The study and effective use of cyber deception is becoming more necessary in the wake of significant spikes in cybercrime. For computer scientists, cyber deception is both a detective and defensive technique. They often place sets of decoy assets, such as a fake server or a file containing phony client passwords or social security numbers, known as honeypots, on networked computers and watch to see who tries to access them. This process enables engineers to stop attacks in progress and spot ways that their systems are vulnerable.

Hasan will work with Tiffany Bao, an assistant professor of computer science and engineering, to research the personality traits of hackers and create technology for personalized cyber deception tools.

The team will study the attackers’ personality traits — such as fluid intelligence, problem-solving capabilities and decision-making abilities while under pressure as well as ambiguity tolerance — and determine how these traits causally influence attack strategies.

Armed with that information, Hasan will create systems that predict future attack behavior and craft better defensive mechanisms, such as personalized honey pots.

“Our goal is to dynamically create and deploy a deception strategy that has the most potential to prevent an attack in real-time based on the attacker’s personality, network characteristics and other contextual factors,” Hasan says.

Nakul Gopalan

Nakul Gopalan, an assistant professor of computer science and engineering in SCAI, demonstrates the robotic imitation learning technique that his new artificial intelligence work might one day replace. Photographer: Erika Gronek/ASU


Nakul Gopalan will create AI to train robots to read instruction manuals

Human beings might want to boldly go where no one has gone before, but one of the promises of robotics is that we can send machines where we don’t wish to be: to the cold, empty reaches of outer space; into situations that are dangerous and threatening; and down into the deepest, darkest depths of the ocean.

But when they get there, how will the robots know what to do?

Nakul Gopalan, an assistant professor of computer science and engineering, says that, currently, many robots are trained using what is referred to as imitation or observational learning. A robot could watch a human picking up a cup and then be taught to mimic that gesture.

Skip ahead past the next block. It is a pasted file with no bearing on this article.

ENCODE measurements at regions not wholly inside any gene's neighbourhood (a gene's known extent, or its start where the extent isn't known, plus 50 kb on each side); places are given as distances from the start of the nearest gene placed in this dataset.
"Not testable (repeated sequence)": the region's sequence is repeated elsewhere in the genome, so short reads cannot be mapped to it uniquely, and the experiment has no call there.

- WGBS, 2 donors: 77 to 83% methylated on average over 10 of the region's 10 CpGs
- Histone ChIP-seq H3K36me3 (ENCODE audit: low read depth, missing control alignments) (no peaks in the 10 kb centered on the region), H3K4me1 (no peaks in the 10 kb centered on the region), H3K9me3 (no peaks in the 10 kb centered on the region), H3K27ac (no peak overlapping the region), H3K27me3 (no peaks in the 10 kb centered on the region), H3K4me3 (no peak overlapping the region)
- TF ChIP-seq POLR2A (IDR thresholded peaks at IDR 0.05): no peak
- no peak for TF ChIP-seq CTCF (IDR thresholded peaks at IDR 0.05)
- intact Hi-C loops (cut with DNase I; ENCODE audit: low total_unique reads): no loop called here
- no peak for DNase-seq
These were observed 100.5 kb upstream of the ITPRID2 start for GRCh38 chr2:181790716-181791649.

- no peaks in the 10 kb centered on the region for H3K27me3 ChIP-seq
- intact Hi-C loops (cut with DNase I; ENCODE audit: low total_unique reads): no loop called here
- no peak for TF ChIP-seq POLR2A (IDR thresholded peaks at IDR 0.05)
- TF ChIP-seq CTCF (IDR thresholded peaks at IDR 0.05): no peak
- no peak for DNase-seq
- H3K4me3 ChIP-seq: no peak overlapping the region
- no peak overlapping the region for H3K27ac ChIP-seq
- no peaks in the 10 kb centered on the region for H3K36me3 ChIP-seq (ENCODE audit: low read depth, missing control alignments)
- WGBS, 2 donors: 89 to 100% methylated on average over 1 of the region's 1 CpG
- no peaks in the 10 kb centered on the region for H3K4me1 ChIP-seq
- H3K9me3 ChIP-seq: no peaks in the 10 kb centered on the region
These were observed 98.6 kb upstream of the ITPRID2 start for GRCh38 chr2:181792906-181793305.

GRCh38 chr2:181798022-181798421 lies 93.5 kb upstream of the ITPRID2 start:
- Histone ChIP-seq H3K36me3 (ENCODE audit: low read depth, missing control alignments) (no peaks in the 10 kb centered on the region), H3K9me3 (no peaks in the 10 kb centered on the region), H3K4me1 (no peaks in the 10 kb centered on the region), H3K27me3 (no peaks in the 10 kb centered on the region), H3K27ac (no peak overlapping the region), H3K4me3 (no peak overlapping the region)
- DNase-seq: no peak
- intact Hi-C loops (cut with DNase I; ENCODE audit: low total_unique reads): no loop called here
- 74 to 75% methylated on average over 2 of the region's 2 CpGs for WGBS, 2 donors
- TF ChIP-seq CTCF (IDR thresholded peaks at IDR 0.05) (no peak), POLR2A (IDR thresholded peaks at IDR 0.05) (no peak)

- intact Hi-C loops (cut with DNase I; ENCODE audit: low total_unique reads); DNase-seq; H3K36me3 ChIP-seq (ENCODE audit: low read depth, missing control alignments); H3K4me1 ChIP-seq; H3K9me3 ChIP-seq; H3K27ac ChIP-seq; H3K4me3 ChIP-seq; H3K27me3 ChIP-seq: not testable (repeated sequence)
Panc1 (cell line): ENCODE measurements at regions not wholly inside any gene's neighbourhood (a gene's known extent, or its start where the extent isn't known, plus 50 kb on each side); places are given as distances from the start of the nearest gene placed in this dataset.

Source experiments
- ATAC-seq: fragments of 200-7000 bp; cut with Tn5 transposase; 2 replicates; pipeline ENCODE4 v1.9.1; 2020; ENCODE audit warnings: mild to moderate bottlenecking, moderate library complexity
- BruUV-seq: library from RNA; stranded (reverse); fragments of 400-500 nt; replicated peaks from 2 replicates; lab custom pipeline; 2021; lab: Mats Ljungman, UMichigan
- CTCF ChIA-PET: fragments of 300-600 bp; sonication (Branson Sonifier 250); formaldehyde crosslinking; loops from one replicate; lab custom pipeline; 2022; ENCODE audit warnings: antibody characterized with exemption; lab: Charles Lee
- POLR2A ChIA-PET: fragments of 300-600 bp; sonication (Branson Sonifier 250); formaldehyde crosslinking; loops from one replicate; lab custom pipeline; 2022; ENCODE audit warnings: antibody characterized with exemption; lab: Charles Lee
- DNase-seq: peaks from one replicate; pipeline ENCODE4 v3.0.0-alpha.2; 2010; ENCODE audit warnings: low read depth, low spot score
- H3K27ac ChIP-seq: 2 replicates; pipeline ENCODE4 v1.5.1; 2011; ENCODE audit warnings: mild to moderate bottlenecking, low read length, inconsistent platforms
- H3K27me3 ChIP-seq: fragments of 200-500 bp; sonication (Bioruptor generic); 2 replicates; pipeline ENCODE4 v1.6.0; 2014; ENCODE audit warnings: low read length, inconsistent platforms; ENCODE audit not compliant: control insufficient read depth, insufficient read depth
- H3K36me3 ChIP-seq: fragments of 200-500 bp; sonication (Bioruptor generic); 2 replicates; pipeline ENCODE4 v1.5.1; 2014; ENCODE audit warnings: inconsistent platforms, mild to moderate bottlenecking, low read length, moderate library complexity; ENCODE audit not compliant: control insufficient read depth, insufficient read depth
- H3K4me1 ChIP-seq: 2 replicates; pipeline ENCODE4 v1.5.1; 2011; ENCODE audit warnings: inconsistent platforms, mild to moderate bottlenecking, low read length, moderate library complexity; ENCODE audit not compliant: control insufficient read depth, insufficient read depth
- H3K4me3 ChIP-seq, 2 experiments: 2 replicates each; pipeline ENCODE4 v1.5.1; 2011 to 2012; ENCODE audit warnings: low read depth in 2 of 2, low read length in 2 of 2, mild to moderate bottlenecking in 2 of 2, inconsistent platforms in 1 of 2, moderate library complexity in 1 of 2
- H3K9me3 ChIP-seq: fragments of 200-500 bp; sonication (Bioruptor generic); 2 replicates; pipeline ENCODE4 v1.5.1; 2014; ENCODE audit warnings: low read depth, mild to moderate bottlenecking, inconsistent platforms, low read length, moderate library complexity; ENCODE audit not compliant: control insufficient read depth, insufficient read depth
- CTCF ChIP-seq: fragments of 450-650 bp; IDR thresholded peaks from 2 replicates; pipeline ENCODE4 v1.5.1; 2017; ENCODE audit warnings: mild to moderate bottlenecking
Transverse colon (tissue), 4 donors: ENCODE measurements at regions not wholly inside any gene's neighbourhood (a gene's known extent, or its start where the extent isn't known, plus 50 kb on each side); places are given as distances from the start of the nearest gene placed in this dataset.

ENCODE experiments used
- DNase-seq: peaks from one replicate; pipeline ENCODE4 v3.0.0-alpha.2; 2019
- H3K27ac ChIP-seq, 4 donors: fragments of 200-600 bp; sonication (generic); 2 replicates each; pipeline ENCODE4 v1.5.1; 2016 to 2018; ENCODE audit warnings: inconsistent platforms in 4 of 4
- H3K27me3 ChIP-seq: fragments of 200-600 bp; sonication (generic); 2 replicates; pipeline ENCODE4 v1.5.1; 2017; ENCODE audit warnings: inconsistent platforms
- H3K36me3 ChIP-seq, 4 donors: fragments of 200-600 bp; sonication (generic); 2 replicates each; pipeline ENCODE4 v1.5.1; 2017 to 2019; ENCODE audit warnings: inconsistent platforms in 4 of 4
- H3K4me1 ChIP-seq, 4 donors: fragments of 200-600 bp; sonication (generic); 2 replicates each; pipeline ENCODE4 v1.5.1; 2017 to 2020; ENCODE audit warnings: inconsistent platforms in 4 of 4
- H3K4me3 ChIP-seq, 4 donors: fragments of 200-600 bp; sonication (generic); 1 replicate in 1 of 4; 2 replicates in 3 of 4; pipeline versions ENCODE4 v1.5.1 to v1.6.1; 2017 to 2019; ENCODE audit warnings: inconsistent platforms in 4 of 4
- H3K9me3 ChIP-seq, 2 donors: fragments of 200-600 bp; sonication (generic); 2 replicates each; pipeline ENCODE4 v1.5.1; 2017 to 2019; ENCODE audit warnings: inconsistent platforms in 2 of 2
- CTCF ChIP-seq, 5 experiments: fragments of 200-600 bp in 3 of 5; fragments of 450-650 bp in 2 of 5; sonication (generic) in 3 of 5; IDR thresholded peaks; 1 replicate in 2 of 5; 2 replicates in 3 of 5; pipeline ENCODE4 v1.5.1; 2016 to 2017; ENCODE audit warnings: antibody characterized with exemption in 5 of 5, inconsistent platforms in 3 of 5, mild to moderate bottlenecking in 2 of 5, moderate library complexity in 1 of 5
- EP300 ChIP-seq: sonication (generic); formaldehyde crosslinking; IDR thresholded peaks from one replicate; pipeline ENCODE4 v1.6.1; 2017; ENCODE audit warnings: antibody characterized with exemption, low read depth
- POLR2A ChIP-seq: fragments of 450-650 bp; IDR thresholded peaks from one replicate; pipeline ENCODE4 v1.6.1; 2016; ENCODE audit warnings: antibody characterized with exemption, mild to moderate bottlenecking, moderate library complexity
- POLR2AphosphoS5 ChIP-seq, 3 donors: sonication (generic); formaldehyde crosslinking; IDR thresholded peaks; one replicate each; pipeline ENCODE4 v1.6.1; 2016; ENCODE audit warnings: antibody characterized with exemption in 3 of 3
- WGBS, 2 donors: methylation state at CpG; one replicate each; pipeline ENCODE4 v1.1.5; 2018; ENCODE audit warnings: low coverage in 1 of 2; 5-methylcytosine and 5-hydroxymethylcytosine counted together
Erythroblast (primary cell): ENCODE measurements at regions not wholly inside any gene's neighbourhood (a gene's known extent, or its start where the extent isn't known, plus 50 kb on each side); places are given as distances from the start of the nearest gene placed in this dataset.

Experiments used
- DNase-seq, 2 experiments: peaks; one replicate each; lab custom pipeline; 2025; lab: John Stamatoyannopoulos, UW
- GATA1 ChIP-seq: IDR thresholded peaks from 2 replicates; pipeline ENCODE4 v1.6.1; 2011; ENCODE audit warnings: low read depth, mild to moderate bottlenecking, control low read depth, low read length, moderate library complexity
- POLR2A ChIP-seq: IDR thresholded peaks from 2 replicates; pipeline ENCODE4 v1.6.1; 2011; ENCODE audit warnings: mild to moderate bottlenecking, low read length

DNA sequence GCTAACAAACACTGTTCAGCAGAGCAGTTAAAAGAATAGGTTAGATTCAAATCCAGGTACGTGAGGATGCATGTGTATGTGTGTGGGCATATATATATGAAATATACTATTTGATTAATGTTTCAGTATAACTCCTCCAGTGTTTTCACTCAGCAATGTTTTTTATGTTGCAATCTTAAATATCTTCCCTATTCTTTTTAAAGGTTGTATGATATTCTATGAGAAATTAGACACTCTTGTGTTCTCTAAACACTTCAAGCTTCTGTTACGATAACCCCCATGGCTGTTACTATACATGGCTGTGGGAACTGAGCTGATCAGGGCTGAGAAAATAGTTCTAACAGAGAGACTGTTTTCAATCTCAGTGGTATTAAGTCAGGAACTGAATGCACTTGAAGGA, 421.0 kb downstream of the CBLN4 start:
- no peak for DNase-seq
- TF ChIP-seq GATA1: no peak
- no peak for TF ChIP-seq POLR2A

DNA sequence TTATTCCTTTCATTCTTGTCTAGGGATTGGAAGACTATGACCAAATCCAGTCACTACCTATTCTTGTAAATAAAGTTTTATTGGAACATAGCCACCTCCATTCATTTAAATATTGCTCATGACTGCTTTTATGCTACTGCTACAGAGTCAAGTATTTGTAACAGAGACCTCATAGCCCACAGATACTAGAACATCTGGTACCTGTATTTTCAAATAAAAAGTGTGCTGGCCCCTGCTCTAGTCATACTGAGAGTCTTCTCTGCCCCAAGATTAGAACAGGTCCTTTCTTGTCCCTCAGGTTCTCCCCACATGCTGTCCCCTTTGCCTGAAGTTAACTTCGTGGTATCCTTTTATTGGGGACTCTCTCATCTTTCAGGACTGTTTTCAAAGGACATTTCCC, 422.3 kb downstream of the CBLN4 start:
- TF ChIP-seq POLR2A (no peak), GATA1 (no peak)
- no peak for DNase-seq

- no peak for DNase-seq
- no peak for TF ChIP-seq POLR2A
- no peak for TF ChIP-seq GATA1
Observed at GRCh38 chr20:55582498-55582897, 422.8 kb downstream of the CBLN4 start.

“But we realized that the DoD might have lots of equipment, like cars and radios, out in the field, perhaps in dangerous areas,” Gopalan says. “It could be desirable to have a robot out operating this machinery but not to endanger a person by sending someone out to do the training.”

Gopalan will work as part of a team with Siddharth Srivastava, an associate professor of computer science and engineering. They will combine different types of artificial intelligence, or AI, especially machine learning and the use of large language models to train robots to read instruction manuals.

The work has two parts. First, the team must train the robot to understand plain language.

“Human language is very abstract,” Gopalan says. “If you tell a robot to go to the library, how does it know what a library is? Or how fast to go?”

He and his team will create AI-based language models that can be used to break down instruction manuals and train robots to understand plain language concepts. They will then create software that translates the manuals into machine-level instructions. The robot will basically learn to read manuals and then operate the equipment.

Granting a promising future in engineering research

Gopalan sees the grants as a nice validation of the work being done in SCAI.

“It’s kind of special that we have three awards,” he says. “It means we’re hiring the right types of people in AI and cybersecurity and that we have developed real strength in those areas.”

Ross Maciejewski, director of the School of Computing and Augmented Intelligence, confirms that assembling a strong faculty team in critical fields is an important part of the school’s commitment to serving as a pipeline for engineering talent.

“These multiple awards reflect the high quality of the research being done by our faculty,” Maciejewski says. “This, in turn, makes the Fulton Schools an in-demand destination for all kinds of learners and enables us to provide a quality educational experience for our students.”

About The Author

Kelly deVos

Kelly deVos is the communications specialist for the School of Computing and Augmented Intelligence. She and holds a B.A. in Creative Writing from Arizona State University. Her work has been featured in the New York Times as well as on Vulture, Salon and Bustle. She is a past nominee for the Georgia Peach, Gateway and TASHYA book awards.